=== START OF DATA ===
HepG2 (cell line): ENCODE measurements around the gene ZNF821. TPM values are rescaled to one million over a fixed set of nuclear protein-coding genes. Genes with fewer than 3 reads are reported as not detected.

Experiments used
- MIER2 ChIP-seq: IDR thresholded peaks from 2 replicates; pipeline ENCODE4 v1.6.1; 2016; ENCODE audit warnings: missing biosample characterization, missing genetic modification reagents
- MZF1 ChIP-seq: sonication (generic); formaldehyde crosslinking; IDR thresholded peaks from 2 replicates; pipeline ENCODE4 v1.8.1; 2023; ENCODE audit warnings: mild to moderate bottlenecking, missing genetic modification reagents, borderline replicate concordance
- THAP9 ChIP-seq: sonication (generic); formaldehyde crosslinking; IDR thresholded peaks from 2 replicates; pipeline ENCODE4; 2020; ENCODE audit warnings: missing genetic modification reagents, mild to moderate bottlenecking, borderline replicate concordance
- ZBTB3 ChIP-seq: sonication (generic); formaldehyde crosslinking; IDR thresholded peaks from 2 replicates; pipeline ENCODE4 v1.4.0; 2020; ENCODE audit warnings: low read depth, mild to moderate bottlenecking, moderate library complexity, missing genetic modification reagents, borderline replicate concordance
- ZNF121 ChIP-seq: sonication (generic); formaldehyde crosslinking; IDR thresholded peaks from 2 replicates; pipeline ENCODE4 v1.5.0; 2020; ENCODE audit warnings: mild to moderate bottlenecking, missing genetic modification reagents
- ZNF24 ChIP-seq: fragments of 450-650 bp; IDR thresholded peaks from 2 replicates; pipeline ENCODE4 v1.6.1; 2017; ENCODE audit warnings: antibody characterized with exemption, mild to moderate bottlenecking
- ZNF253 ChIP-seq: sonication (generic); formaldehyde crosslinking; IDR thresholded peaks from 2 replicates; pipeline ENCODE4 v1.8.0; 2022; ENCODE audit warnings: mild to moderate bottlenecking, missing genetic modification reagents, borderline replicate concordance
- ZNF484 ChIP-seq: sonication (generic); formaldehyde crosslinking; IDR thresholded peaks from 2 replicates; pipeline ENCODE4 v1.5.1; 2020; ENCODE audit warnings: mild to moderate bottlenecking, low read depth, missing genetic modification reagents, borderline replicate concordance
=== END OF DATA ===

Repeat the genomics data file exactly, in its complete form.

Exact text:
HepG2 (cell line): ENCODE measurements around the gene ZNF821. TPM values are rescaled to one million over a fixed set of nuclear protein-coding genes. Genes with fewer than 3 reads are reported as not detected.

Experiments used
- MIER2 ChIP-seq: IDR thresholded peaks from 2 replicates; pipeline ENCODE4 v1.6.1; 2016; ENCODE audit warnings: missing biosample characterization, missing genetic modification reagents
- MZF1 ChIP-seq: sonication (generic); formaldehyde crosslinking; IDR thresholded peaks from 2 replicates; pipeline ENCODE4 v1.8.1; 2023; ENCODE audit warnings: mild to moderate bottlenecking, missing genetic modification reagents, borderline replicate concordance
- THAP9 ChIP-seq: sonication (generic); formaldehyde crosslinking; IDR thresholded peaks from 2 replicates; pipeline ENCODE4; 2020; ENCODE audit warnings: missing genetic modification reagents, mild to moderate bottlenecking, borderline replicate concordance
- ZBTB3 ChIP-seq: sonication (generic); formaldehyde crosslinking; IDR thresholded peaks from 2 replicates; pipeline ENCODE4 v1.4.0; 2020; ENCODE audit warnings: low read depth, mild to moderate bottlenecking, moderate library complexity, missing genetic modification reagents, borderline replicate concordance
- ZNF121 ChIP-seq: sonication (generic); formaldehyde crosslinking; IDR thresholded peaks from 2 replicates; pipeline ENCODE4 v1.5.0; 2020; ENCODE audit warnings: mild to moderate bottlenecking, missing genetic modification reagents
- ZNF24 ChIP-seq: fragments of 450-650 bp; IDR thresholded peaks from 2 replicates; pipeline ENCODE4 v1.6.1; 2017; ENCODE audit warnings: antibody characterized with exemption, mild to moderate bottlenecking
- ZNF253 ChIP-seq: sonication (generic); formaldehyde crosslinking; IDR thresholded peaks from 2 replicates; pipeline ENCODE4 v1.8.0; 2022; ENCODE audit warnings: mild to moderate bottlenecking, missing genetic modification reagents, borderline replicate concordance
- ZNF484 ChIP-seq: sonication (generic); formaldehyde crosslinking; IDR thresholded peaks from 2 replicates; pipeline ENCODE4 v1.5.1; 2020; ENCODE audit warnings: mild to moderate bottlenecking, low read depth, missing genetic modification reagents, borderline replicate concordance